Open a coconut, how?
To open a coconut you’ll need good tools for piercing the shell to drain the water, for opening the shell, and for separating the meat from the shell.
While a hammer and screwdriver will work for all of these, they are not the tools of choice. The screwdriver can easily slide or slip across the surface of the coconut shell, even if you are carefully tapping it with the hammer. But if that is all you have, be sure to wrap the coconut in a towel and place it in a large unbreakable bowl first to hold it still while you work. This won’t solve all your problems but it will reduce your risk of injury.
What is a coconut?
Coconut is a round and elongate fruit of white, fibrous and oily meat covered by a thick, brown and hairy shell. Coconuts are surrounded by a fibrous kernel, inside which is a white meat called copra. When the fruit is still tender it yields a milky fluid that is commonly used as basic food in some zones.
The name coconut is derived from the 16th-century Portuguese and Spanish word coco, meaning ‘head’ or ‘skull’ after the three indentations on the coconut shell that resemble facial features.
Following these directions described for other tools will help, but you will often break the shell into shards and pieces rather than breaking it cleanly in half.
For best results, use a simple cork screw, awl or ice pick to remove the water. Then switch to a strong heavy cleaver to open the coconut. Steps to draining the water, opening the coconut and removing the fresh coconut meat from the shell:
1. Open the top of the coconut to remove the coconut water
If using an awl or ice pick, you may wish to start by placing the coconut in a large metal or plastic bowl with a generous lining of kitchen towels to hold it in place and keep it from moving around. It makes the whole job easier.
Wrap the coconut with the towels so the three eyes are facing upwards where you can see them. Use a corkscrew, an awl or an ice pick to puncture the softer eye of the three ‘eyes’ at the top of the shell. You can use your fingernail to determine the soft eye, or look for the ridge lines which shape what look like eyebrows above the two harder eyes.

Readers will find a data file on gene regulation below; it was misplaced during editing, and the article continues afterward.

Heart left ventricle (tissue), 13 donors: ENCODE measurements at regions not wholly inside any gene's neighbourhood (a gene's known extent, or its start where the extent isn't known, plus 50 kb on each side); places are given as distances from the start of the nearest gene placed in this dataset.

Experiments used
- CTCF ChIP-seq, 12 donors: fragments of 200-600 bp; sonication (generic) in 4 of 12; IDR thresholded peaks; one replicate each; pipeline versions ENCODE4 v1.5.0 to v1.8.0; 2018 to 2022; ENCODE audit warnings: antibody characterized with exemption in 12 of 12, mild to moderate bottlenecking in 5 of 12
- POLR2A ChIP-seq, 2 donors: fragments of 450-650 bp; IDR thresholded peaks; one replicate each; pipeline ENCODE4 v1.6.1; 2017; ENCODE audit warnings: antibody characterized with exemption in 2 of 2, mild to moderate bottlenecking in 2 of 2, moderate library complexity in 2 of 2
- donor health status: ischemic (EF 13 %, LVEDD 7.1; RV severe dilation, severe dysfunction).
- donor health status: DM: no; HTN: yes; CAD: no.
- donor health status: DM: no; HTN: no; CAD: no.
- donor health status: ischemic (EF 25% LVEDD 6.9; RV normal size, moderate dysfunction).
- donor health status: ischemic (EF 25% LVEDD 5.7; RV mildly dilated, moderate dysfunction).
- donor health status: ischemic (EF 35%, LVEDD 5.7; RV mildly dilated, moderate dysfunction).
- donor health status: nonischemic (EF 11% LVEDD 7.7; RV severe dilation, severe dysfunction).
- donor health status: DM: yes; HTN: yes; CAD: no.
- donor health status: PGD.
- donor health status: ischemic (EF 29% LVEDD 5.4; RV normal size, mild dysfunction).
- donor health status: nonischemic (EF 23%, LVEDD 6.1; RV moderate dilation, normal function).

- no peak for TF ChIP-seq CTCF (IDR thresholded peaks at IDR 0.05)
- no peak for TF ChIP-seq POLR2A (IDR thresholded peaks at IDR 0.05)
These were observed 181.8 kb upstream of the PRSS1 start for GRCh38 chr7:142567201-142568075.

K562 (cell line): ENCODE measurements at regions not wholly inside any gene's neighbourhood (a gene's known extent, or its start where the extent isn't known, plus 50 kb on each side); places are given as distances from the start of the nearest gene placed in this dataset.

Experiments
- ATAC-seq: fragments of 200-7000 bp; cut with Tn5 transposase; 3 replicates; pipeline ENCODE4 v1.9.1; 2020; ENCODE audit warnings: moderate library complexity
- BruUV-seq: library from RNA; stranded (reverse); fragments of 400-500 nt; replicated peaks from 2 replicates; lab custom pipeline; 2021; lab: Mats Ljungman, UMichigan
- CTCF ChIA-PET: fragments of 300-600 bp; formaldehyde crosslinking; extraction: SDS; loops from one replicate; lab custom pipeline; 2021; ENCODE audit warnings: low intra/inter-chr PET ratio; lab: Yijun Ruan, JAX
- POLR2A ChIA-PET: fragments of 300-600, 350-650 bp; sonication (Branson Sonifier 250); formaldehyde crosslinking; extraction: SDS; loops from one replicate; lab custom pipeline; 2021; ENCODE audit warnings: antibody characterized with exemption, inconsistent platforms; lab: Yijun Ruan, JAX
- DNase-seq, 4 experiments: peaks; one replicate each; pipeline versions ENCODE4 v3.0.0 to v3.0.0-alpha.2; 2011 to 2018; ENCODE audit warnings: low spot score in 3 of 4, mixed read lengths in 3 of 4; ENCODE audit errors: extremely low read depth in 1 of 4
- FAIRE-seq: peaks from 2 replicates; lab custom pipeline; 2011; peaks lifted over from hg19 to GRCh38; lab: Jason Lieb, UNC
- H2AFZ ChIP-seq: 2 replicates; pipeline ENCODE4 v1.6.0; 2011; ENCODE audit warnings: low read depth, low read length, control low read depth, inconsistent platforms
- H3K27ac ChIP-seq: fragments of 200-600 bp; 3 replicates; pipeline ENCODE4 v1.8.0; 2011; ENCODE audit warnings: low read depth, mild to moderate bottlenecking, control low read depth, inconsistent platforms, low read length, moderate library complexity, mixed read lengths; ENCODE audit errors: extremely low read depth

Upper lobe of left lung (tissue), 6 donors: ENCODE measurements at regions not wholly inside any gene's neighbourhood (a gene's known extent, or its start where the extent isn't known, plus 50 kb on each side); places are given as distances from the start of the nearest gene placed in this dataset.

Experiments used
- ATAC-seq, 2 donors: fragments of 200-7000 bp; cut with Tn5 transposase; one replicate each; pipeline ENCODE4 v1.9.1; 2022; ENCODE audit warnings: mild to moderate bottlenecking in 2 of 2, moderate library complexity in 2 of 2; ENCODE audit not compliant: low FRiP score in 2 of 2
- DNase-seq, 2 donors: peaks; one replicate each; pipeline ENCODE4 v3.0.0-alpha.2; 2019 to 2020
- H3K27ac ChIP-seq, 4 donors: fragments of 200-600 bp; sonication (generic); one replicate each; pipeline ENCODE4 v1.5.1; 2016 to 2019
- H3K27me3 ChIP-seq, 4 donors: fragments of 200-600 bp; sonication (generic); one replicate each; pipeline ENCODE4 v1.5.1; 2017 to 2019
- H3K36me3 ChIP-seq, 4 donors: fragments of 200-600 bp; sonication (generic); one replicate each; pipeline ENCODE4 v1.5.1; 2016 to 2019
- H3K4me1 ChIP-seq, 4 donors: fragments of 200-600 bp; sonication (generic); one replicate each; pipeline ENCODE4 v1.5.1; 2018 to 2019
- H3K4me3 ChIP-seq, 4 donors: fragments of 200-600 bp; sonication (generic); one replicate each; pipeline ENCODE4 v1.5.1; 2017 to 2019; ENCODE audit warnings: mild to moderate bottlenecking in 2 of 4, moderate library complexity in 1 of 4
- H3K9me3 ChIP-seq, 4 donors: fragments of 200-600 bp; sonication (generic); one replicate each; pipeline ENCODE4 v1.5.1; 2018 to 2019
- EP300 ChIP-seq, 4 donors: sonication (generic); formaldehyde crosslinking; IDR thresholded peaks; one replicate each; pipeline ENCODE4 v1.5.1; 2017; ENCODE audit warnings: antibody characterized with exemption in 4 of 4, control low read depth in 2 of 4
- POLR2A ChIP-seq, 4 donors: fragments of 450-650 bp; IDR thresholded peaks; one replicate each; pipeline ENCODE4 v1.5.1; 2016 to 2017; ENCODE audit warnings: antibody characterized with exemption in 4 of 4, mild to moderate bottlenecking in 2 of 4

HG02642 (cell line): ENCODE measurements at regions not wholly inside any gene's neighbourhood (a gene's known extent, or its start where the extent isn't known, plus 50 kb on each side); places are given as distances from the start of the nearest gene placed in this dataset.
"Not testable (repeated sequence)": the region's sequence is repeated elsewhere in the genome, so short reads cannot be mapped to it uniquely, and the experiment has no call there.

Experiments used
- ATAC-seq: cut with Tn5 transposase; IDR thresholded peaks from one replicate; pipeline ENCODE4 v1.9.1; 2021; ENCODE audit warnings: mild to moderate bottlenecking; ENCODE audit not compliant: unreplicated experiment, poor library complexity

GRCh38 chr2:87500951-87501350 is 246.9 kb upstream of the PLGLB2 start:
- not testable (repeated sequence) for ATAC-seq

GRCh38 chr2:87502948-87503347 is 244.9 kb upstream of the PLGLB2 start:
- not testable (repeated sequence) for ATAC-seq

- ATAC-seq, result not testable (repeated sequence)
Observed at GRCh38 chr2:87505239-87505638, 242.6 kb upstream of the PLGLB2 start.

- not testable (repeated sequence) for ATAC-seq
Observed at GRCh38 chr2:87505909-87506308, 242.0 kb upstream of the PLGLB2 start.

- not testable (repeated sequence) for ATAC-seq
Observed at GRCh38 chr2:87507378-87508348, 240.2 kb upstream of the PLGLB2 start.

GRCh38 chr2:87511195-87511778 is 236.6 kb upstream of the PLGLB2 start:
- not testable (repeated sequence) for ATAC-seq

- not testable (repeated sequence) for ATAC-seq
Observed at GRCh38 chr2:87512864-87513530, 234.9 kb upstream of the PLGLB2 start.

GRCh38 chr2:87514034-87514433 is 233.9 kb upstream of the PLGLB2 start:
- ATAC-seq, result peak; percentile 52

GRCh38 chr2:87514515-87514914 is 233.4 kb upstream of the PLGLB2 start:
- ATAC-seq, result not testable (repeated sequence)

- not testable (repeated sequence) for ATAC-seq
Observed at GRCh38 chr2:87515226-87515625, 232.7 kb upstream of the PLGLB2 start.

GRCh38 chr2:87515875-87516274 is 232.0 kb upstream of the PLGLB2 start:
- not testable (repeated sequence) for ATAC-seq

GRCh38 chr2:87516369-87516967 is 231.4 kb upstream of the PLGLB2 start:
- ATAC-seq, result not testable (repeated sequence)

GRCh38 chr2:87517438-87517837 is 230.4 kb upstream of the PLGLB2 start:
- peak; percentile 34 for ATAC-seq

The soft eye will be positioned like a mouth in relation to the two hard eyes. A corkscrew is the simplest and easiest way to open the eyes. Especially a simple straight one with a good sharp point. Just twist it into the eye until you break through the shell, then back it out and repeat again if necessary.
You may need to wiggle it around a little to widen the hole. If you are using an awl or ice pick, you can tap the base of the handle with a small hammer or rubber mallet, forcing the tip through the eye of the coconut. Then wiggle it about until it creates a hole and you can easily slide your tool back out of the hole. Now you will choose one of the other two eyes to open for an air hole so the water can drain out easily.
Repeat the same process as before, but be careful, because this eye will not be soft and easy to open like the first. You do not need as big a hole either, though. Just enough to let the air in so the liquid can drain out the larger hole you just made.
When the two holes are open, place the coconut with the two eyes facing downward over a glass to catch the coconut water as it drains out.
Drink it or cover it and set it in the fridge to stay cool unless you are going to use it right away in your recipe. Coconut water is most delicious and vital as soon as it comes out of the coconut. You can seal it in a jar or cover the glass with plastic wrap and keep it for up to a week, but it really tastes and is best within the first 24 hours.
2. Open a coconut by splitting it into two pieces
Hold the coconut in your hand so the three eyes are facing you. Think of this as the North Pole of your coconut. Now place your hands around the center of the coconut forming a circle around the midpoint as you hold it this way. Your hands mark the horizontal equator of the coconut.
The horizontal equator is the line you will follow to open it. To do this, tap along the horizontal midpoint of the coconut with the back (NOT the sharp edge) of a heavy cleaver or garden machete. Tap gently and work your way all the way around that equator line and then start around again. Continue to tap your way around in a circle until the shell develops a crack or several cracks along that center line. You now have two choices.
You can either continue to tap until the crack is so severe that one or two stronger thwacks with the back of the cleaver or machete will pop it open, or you can set the cleaver aside and find a good hard surface to smack the almost open coconut against.